I taught High School biology for a long time, almost my whole K-12 career. Of course, that meant my biology classes had a decidedly geological slant to them. One concept I tried to instill in my biology students was that the literal underpinnings of the ecosystem was the underlying geology.
I called these explorations "Geology begets Biology"
One idea that seems simple but created problems with many students was north facing slopes vs. south facing slopes. Both sides of a hill receive approximately the same amount of precipitation, have similar soils and experience the same temperatures but can appear very different from each other. However, the south facing slopes receive more direct sunlight and snow will melt faster, soil moisture will evaporate faster creating a dryer micro climate than the shady north facing slope which might be only meters away. The slower evaporation on the north side means that plants (that biology connection) will have more available moisture. With the snow melting at a slower rate, there is more water available longer in to the spring.
Ultimately, the species of plants found on south facing slopes will be more drought tolerant while their north facing cousins less skilled at surviving with low water amounts. Here, in Colorado's southern mountains, the north facing slopes are full of large evergreen trees, while the south side has more shrubs like the ubiquitous sage brush. So, in just a glance we should be able to roughly decide on "north" even without a compass.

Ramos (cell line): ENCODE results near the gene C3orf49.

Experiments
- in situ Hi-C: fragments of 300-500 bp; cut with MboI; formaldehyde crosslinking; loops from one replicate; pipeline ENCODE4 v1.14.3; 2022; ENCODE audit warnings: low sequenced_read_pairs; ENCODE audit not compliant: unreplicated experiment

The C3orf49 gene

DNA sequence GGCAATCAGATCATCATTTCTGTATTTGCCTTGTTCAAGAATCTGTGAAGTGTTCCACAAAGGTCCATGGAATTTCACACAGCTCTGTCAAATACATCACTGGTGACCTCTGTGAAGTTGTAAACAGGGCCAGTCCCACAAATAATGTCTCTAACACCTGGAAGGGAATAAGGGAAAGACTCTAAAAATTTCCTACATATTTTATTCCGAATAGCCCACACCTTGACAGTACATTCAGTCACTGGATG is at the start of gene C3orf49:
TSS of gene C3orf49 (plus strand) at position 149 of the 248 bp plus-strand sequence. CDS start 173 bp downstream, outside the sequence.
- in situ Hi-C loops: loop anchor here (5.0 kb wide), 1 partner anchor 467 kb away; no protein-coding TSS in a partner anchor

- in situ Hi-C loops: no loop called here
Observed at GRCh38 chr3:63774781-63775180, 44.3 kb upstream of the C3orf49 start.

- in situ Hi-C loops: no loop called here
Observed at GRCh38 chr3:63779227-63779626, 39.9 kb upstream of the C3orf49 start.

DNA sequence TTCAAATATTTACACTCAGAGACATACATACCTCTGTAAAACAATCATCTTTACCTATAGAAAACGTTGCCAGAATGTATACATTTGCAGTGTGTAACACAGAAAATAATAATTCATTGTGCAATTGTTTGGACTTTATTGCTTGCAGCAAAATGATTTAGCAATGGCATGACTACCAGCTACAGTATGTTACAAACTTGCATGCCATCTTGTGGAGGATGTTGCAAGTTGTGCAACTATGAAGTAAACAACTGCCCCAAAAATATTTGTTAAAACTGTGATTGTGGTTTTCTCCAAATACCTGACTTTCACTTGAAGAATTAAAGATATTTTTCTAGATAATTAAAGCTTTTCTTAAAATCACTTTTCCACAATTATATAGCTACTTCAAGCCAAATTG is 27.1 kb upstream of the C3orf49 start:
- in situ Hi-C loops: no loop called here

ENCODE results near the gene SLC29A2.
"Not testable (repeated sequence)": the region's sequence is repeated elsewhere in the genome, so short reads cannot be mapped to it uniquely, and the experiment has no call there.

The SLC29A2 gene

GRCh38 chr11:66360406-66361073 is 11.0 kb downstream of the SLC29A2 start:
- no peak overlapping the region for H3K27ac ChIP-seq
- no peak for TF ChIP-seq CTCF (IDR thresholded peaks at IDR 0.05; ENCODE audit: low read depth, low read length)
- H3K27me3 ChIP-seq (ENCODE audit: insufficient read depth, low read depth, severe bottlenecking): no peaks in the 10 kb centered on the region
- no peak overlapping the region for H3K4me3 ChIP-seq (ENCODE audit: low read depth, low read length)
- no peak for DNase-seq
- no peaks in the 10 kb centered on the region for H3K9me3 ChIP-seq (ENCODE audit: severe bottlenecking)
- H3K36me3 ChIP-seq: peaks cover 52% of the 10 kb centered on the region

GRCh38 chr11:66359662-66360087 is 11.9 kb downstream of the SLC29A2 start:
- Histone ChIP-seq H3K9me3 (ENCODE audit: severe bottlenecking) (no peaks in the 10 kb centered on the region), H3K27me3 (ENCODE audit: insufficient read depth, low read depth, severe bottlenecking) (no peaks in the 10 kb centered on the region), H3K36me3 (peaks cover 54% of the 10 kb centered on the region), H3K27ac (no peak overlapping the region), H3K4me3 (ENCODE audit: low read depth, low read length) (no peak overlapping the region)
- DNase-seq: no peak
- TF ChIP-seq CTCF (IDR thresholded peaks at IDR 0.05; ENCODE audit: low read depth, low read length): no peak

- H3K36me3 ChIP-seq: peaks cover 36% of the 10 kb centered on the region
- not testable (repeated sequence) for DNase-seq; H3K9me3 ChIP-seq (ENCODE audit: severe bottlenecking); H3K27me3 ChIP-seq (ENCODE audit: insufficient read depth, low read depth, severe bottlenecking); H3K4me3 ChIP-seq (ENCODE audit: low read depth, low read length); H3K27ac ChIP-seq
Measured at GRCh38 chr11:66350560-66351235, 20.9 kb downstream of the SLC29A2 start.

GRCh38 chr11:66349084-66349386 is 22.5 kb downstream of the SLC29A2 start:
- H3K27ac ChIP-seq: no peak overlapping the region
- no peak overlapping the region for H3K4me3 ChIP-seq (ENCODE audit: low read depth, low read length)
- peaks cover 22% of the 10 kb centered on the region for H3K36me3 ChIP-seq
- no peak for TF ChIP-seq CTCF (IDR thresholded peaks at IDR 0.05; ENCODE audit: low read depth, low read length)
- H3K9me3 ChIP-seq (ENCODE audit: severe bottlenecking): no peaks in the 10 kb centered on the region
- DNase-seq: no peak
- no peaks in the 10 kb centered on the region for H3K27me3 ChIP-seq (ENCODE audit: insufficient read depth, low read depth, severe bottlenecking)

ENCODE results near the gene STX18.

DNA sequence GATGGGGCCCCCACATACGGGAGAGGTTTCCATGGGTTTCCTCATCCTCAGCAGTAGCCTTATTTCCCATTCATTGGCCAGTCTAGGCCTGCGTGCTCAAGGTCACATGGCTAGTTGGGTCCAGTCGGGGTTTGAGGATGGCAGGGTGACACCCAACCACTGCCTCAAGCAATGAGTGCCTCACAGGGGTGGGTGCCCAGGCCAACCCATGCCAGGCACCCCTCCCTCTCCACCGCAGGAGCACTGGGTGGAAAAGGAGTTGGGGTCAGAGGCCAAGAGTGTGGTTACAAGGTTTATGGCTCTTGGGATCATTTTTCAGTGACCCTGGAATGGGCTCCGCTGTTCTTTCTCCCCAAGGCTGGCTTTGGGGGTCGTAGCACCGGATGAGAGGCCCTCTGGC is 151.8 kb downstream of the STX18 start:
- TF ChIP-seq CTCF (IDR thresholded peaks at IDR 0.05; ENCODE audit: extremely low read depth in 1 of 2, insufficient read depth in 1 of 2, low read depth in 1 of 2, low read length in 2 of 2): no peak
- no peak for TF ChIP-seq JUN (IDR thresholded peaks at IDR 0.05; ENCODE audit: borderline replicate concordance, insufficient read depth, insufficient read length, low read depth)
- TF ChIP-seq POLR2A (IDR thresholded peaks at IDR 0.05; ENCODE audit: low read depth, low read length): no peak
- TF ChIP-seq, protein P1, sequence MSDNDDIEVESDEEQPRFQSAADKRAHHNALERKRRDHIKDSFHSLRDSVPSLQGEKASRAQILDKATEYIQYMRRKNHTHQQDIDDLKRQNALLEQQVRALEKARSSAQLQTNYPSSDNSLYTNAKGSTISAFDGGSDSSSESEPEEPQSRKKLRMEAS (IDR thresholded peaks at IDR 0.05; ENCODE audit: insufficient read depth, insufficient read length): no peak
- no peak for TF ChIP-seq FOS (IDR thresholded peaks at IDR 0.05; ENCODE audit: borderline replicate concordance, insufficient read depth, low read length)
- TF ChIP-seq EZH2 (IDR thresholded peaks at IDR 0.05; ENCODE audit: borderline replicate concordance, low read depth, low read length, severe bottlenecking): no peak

In the foreground, the grassy slope is facing south and west while the heavily treed area is more north and east.Notice the scrub oak. What you can't experience is the snow depth under the oak is only a few inches.
Looking across the gully at the fully melted south facing slope. I was traveling on the north facing slope in 8-10 inches of snow from a recent storm while the other side is clear.
Again, looking across the gully at the melted out slope. I was in the shade of a large Ponderosa pine tree. The south facing side is home to a large population of scrub oak trees